Love of God changes mourning to dancing
By Father Tom Kelly
Tenth Sunday in Ordinary Time/June 5
1 Kings 17:17-24; Psalm 30:2,4,5-6,11,12,13; Galatians 1:11-19; Luke 7:11-17
In Sunday’s Gospel, we have the miracle story of Jesus bringing the son of the widow of Nain back to life. In the first reading from the Old Testament, we find a similar story. God, acting through the prophet Elijah, brings back to life a dead boy.
The message: Love is stronger than death.
This dynamic is illustrated by the following excerpts from “You Are My Sunshine.” Written by William J. Bausch, the story appears in “The Word In and Out of Season”:
“Karen and her husband found out that another baby was on the way, and they wanted to help their 3-year-old son, Michael, prepare for the arrival of a new sibling. So day after day, they gather Michael in their arms and prompt him to sing to his little sister in Mommy’s tummy. He sings the only song he knows, ‘You Are My Sunshine.’ He sings it day after day, night after night.
“The pregnancy progresses normally, but a complication arises during delivery. After hours of labor, Michael’s little sister is born, but she is in serious condition and is rushed to the neonatal intensive care unit of the local hospital. Day by day the little girl gets worse and the nurses tell the parents to be prepared. They start making funeral plans.
“Michael begs his parents to let him see his little sister so he can sing to her, but children are not allowed in the NICU. Karen ignores the rules and tells the nurse, ‘He is not leaving until he sings to his sister.’ She brings Michael to his sister’s bedside. He gazes at the tiny infant losing the battle to live and begins to sing, ‘You are my sunshine, my only sunshine/You make me happy when skies are gray/You’ll never know dear, how much I love you/Please don’t take my sunshine away.’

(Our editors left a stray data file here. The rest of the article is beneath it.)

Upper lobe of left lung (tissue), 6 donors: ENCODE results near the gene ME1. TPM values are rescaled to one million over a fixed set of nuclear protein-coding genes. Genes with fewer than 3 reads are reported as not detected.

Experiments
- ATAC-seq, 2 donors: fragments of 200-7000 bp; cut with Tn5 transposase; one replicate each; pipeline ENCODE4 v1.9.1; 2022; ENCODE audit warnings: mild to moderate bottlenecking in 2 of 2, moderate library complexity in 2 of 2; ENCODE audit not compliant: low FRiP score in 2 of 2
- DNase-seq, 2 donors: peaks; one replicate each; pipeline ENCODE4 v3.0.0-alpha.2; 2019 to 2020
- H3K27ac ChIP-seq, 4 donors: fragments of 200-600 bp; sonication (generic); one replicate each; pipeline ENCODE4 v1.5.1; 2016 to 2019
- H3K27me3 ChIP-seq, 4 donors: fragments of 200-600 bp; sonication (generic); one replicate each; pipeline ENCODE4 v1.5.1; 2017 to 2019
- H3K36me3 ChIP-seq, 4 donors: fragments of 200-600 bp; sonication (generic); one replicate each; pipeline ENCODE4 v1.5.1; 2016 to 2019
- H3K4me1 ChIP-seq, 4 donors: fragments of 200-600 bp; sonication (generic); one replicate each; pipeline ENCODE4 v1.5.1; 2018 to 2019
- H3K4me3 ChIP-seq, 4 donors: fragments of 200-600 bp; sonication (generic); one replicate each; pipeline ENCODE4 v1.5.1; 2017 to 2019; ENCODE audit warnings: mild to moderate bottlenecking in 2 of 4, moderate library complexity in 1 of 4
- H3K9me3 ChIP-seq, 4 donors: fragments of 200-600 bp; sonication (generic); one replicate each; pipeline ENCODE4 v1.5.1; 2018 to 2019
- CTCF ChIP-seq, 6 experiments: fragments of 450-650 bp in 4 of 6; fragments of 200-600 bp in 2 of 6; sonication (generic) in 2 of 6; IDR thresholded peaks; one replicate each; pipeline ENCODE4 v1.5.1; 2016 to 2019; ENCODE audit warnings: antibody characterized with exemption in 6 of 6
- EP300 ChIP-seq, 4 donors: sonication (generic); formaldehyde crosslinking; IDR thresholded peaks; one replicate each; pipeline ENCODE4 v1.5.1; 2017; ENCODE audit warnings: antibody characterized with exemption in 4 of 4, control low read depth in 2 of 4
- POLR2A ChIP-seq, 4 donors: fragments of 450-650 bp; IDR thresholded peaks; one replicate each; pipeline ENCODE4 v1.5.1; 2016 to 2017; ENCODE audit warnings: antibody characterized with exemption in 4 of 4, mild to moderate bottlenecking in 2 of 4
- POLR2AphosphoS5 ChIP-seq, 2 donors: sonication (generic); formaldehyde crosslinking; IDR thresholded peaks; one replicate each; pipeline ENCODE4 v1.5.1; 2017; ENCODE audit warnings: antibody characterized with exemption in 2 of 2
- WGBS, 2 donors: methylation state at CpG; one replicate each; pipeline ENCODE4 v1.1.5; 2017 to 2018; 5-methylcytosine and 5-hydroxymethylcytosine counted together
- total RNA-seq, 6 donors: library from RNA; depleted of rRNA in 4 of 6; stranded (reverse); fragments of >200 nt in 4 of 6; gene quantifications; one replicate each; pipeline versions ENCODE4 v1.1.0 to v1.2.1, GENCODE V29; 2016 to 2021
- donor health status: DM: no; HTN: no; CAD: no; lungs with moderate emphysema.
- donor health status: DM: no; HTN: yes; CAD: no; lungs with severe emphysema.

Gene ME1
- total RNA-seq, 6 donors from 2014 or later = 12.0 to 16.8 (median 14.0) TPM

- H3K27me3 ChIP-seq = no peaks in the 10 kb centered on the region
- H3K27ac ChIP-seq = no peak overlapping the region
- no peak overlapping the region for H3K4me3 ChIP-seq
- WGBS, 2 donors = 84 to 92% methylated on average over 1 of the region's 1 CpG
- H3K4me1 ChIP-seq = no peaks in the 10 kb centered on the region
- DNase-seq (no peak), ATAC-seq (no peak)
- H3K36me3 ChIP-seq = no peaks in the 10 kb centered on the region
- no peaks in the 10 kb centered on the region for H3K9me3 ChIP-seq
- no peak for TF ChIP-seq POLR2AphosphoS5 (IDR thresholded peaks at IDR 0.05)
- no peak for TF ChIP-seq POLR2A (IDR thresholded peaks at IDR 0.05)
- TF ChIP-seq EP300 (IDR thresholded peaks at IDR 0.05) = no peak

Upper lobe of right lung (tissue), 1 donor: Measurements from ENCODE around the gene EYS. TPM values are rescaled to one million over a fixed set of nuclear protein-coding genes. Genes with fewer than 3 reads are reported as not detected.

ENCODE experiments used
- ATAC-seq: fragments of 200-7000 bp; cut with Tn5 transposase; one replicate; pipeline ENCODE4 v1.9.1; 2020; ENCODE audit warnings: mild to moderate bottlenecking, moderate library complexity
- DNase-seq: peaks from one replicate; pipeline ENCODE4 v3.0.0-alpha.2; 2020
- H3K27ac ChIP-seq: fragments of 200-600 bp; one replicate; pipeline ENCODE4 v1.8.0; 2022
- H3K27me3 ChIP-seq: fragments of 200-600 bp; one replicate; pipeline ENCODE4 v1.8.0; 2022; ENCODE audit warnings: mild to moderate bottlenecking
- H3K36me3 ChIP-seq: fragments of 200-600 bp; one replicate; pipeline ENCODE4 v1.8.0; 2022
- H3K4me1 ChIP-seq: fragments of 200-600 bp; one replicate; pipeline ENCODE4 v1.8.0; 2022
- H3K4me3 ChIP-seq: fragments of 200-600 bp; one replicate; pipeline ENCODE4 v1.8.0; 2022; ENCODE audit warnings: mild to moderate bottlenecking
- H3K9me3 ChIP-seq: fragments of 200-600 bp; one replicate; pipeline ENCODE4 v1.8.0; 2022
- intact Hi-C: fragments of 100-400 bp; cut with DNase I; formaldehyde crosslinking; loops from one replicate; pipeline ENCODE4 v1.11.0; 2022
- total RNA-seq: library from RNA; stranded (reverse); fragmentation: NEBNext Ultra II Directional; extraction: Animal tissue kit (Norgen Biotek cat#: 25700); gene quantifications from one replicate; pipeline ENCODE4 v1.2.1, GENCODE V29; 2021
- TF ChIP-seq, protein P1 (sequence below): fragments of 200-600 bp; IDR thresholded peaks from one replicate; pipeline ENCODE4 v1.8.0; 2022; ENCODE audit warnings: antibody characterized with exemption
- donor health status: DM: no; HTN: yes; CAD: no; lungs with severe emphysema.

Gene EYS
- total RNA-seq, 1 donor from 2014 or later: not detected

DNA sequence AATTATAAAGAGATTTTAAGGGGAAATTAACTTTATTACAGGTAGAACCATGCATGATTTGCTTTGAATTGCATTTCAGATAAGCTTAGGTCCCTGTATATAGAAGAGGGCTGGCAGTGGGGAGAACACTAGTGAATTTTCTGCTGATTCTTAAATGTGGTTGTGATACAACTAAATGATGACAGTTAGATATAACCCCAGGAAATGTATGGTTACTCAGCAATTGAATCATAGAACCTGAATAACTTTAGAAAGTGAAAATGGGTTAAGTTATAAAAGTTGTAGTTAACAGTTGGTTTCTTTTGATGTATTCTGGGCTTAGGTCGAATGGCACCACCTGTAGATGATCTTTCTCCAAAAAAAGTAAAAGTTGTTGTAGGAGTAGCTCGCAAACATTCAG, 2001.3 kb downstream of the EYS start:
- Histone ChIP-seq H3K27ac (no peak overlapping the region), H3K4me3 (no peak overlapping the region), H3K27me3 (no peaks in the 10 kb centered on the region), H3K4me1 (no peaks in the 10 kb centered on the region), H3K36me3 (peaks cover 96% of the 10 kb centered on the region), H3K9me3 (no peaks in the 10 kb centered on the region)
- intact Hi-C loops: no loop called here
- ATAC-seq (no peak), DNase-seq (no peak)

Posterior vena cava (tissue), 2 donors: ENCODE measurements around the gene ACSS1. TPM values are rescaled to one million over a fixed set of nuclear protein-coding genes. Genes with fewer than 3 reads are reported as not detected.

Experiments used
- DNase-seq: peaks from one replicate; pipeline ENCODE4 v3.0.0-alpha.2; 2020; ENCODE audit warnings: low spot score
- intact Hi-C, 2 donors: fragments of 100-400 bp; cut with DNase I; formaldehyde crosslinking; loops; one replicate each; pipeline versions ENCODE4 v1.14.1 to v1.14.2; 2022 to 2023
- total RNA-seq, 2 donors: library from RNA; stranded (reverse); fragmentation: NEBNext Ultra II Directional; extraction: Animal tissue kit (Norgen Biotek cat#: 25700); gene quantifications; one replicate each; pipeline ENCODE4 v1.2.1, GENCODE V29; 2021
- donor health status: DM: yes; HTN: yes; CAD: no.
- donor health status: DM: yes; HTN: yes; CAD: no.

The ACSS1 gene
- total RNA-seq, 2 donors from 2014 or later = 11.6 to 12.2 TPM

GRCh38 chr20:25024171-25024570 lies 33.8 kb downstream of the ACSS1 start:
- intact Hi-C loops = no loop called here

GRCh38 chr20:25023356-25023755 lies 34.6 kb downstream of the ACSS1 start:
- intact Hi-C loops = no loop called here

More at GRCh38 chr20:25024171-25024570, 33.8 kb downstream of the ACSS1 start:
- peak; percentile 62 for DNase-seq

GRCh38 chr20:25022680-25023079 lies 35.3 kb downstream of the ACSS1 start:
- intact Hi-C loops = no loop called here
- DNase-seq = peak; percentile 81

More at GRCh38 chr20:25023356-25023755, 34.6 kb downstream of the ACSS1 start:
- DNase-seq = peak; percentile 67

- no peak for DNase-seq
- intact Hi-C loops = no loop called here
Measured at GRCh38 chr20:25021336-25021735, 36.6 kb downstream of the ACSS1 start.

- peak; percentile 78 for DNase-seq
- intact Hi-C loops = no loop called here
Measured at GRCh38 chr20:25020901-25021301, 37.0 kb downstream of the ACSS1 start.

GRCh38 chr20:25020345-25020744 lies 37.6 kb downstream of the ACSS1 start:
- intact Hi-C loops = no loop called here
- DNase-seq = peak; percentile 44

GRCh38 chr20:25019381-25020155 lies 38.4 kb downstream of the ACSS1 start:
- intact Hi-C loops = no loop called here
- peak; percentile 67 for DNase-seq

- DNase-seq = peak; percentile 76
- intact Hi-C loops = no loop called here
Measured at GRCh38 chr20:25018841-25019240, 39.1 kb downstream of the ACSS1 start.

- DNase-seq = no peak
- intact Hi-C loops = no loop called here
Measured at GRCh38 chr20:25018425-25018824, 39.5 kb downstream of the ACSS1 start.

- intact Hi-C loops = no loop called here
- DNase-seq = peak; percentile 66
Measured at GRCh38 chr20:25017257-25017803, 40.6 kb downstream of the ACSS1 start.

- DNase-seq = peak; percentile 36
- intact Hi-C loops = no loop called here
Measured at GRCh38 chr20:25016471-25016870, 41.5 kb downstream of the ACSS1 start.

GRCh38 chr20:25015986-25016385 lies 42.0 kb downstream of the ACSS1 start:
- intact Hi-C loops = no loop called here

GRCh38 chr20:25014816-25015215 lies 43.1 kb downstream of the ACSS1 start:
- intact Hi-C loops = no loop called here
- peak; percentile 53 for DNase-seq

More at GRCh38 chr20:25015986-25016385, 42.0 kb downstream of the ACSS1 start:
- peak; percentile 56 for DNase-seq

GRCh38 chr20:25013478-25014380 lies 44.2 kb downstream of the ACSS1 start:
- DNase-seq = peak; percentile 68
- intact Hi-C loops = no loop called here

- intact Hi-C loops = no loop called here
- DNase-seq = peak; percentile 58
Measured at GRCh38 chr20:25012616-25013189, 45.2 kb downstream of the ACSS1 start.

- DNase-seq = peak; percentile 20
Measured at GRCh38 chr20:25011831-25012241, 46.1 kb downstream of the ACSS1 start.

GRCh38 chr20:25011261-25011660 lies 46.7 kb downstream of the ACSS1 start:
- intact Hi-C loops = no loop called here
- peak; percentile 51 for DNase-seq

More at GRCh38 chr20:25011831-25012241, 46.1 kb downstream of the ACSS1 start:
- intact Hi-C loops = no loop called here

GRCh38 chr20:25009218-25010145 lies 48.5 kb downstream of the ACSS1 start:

“Slowly, but surely, the baby’s strained breathing becomes as smooth as a kitten’s purr. The mother urges Michael to keep on singing: ‘The other night, dear, as I lay sleeping/I dreamed I held you in my arms. . . . You are my sunshine, my only sunshine. . . . Please don’t take my sunshine away.’
“The little girl relaxes as rest, healing rest, seems to sweep over her. Funeral plans are scrapped. The next day, the little girl is well enough to go home.”
I can remember when I was first ordained, the Mass was in Latin. The daily Mass we celebrated was always for the dead, a Requiem Mass. In the preface for that Mass there was an expression, in morte vita mutatur non tollitur, which means, “In death life is changed, not ended.”
Our God is a God of the living, not of the dead, and God’s love is stronger than death.
FATHER TOM Kelly, a former pastor in Ottawa and Bartonville and chaplain at the Newman Foundations at the University of Illinois in Champaign and Bradley University in Peoria, is a senior priest of the Diocese of Peoria. He resides in Peoria.